October is the month of frights and crazy sights.
Jack-o-lantern carving, pumpkin seed baking, costume buying, hayrides.
Crisp air and shorter days.
Warm jackets, boots, mittens, hot cider, rustic colors.
Candied apples, candy bars, and candy corn.
Ghosts and goblins, zombies and evil clowns, witches and trolls.
Skeletons, vampires, scarecrows, and beasts of the night.
The bloodier, the better.
Gore? Give us more!
Children and young adults (and even a few older adults) talk about dressing up on the 31st of October weeks ahead of the holiday itself.
In anticipation, they soak up the scary decorations adorning yards all over town.
Watch frightening Halloween-themed movies.
And dream of the big night.
What draws them to this holiday in particular?
Could it be that people of all ages, even young children, crave the scare?
Like a thrill-ride, hearts start pumping, breathing escalates, and tingles race down the neck. A feeling unlike any other.
Or is it the reward of a candy treat (or more accurately a bag full of treats that lasts well into November)?
Maybe it's the fun of dressing up in a costume on a night that it's not only accepted, but expected.
Whatever the reason, here are a few SIMPLE TIPS TO MAKE YOUR HALLOWEEN EVEN BETTER:
1. Visit Pinterest
If you don't already have an account, go there now. Here's the link: www.pinterest.com. You'll find more ideas for costumes, decorations, and recipes than you'll know what to do with! Trust me, you're going to love this site. (And it's great for every holiday!)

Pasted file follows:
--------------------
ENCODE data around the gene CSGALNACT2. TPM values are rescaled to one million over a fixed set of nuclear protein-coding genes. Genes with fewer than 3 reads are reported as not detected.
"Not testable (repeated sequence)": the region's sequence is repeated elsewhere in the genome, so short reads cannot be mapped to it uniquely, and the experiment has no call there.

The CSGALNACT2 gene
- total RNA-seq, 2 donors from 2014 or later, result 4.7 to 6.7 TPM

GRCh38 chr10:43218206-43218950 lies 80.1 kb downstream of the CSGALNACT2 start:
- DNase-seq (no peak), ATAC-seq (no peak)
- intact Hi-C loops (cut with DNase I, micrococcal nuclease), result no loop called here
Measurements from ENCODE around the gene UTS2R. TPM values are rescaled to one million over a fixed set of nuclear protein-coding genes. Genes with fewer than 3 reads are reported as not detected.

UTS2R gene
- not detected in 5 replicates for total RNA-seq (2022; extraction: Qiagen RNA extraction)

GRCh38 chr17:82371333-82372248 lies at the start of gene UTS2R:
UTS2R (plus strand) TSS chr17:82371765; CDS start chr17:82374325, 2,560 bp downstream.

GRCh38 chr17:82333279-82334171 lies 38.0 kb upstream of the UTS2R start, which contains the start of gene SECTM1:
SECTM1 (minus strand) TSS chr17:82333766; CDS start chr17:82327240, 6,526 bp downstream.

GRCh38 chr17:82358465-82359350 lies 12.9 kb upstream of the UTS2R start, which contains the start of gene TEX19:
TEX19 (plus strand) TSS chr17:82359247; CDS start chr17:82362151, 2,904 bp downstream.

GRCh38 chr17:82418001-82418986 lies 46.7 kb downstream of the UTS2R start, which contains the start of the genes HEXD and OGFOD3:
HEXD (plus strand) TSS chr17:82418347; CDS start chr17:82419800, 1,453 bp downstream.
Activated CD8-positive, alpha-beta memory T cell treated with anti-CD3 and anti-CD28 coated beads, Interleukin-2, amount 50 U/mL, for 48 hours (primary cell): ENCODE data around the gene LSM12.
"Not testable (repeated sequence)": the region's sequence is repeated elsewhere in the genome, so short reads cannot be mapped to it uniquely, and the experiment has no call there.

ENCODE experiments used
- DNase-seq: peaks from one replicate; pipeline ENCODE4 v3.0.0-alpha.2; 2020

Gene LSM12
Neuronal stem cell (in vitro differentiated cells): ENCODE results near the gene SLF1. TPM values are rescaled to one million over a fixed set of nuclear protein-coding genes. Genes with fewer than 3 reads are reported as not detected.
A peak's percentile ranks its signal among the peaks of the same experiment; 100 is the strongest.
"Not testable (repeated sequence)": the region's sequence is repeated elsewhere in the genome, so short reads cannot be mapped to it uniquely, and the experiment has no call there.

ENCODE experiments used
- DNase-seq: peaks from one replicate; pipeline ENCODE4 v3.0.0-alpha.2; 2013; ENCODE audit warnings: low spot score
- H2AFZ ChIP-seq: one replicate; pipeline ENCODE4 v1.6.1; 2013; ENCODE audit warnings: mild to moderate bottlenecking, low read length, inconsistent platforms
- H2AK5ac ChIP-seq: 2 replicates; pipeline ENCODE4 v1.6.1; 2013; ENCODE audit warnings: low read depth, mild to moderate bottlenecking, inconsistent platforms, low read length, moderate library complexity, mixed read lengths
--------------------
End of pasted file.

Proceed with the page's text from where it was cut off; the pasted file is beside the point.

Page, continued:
2. Buy Ahead
Don't wait until the last minute to buy your Halloween supplies like candy, costumes, and pumpkins. The stores sell out quickly...and all that will be left on the shelves are Christmas treats. Unless you want to hand out candy canes in October, this is important advice!
3. Pets Away
On Halloween night, put your pets - especially dogs - in a safe place. They won't enjoy this holiday as much as you do, and you'll both be happier that they are safely separated from this event. Dogs will bark at every trick-or-treater that comes inside your house. I mean, costumes are meant to be scary, right? Dogs don't understand that it's only 'dress-up'. They could attack what they perceive as an intruder, or run away in fright. It's best to keep everyone safe by planning ahead.
4. Shop at the Dollar Store
In September (See # 2 above), visit your local Dollar Store and stock up. There's no need to buy things that have large pricetags. The Dollar Store has a surprising variety of Halloween goodies from costumes to candy. Check it out...and if it's too late this year, then remember this tip for next year.
5. Keep a Stash of Candy
Don't forget to put some of your favorite candies aside. Trust me, you're going to need the chocolate boost to survive the night. And when your trick-or-treater supply runs out, remember to turn off your porch light, hang up your witch's hat, put your slippers on, and enjoy your treat. Take a deep breath. You don't have to do this again until next year.
I wish you all a safe, spooky, and spectacular Halloween!
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Kristen L. Jackson, Author of KEEPER OF THE WATCH
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